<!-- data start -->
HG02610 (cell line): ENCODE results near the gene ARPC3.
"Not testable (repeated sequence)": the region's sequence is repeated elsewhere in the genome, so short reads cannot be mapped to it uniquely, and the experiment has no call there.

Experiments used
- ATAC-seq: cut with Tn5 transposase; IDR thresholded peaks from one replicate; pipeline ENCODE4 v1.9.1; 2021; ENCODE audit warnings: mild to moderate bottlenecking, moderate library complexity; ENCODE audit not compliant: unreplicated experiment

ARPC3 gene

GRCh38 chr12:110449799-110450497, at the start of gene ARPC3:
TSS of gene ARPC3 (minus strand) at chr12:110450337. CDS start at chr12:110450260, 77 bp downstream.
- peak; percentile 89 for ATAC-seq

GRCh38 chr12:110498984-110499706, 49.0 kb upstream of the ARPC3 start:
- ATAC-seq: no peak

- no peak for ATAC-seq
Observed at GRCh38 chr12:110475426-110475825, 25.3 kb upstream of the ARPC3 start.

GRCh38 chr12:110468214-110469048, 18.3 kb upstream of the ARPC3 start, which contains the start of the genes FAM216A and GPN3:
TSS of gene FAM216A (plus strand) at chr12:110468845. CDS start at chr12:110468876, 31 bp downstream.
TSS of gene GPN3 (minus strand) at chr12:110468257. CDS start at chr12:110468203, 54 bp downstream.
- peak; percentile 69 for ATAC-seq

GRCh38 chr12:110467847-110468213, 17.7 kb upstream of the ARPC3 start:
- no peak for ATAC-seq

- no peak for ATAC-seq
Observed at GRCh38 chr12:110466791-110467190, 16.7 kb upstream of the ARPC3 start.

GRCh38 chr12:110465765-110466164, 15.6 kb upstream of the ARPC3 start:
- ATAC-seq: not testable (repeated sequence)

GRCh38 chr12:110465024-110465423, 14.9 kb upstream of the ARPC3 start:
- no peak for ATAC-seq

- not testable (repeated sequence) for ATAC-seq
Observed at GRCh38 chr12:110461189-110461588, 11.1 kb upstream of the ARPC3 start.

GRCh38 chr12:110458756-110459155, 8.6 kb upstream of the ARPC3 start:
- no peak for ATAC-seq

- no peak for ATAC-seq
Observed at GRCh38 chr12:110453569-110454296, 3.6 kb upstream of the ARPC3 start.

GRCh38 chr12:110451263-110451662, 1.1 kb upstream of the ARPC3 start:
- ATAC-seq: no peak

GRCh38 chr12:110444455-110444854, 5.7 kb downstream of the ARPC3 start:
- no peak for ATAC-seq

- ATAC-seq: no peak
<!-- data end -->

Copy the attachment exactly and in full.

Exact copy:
HG02610 (cell line): ENCODE results near the gene ARPC3.
"Not testable (repeated sequence)": the region's sequence is repeated elsewhere in the genome, so short reads cannot be mapped to it uniquely, and the experiment has no call there.

Experiments used
- ATAC-seq: cut with Tn5 transposase; IDR thresholded peaks from one replicate; pipeline ENCODE4 v1.9.1; 2021; ENCODE audit warnings: mild to moderate bottlenecking, moderate library complexity; ENCODE audit not compliant: unreplicated experiment

ARPC3 gene

GRCh38 chr12:110449799-110450497, at the start of gene ARPC3:
TSS of gene ARPC3 (minus strand) at chr12:110450337. CDS start at chr12:110450260, 77 bp downstream.
- peak; percentile 89 for ATAC-seq

GRCh38 chr12:110498984-110499706, 49.0 kb upstream of the ARPC3 start:
- ATAC-seq: no peak

- no peak for ATAC-seq
Observed at GRCh38 chr12:110475426-110475825, 25.3 kb upstream of the ARPC3 start.

GRCh38 chr12:110468214-110469048, 18.3 kb upstream of the ARPC3 start, which contains the start of the genes FAM216A and GPN3:
TSS of gene FAM216A (plus strand) at chr12:110468845. CDS start at chr12:110468876, 31 bp downstream.
TSS of gene GPN3 (minus strand) at chr12:110468257. CDS start at chr12:110468203, 54 bp downstream.
- peak; percentile 69 for ATAC-seq

GRCh38 chr12:110467847-110468213, 17.7 kb upstream of the ARPC3 start:
- no peak for ATAC-seq

- no peak for ATAC-seq
Observed at GRCh38 chr12:110466791-110467190, 16.7 kb upstream of the ARPC3 start.

GRCh38 chr12:110465765-110466164, 15.6 kb upstream of the ARPC3 start:
- ATAC-seq: not testable (repeated sequence)

GRCh38 chr12:110465024-110465423, 14.9 kb upstream of the ARPC3 start:
- no peak for ATAC-seq

- not testable (repeated sequence) for ATAC-seq
Observed at GRCh38 chr12:110461189-110461588, 11.1 kb upstream of the ARPC3 start.

GRCh38 chr12:110458756-110459155, 8.6 kb upstream of the ARPC3 start:
- no peak for ATAC-seq

- no peak for ATAC-seq
Observed at GRCh38 chr12:110453569-110454296, 3.6 kb upstream of the ARPC3 start.

GRCh38 chr12:110451263-110451662, 1.1 kb upstream of the ARPC3 start:
- ATAC-seq: no peak

GRCh38 chr12:110444455-110444854, 5.7 kb downstream of the ARPC3 start:
- no peak for ATAC-seq

- ATAC-seq: no peak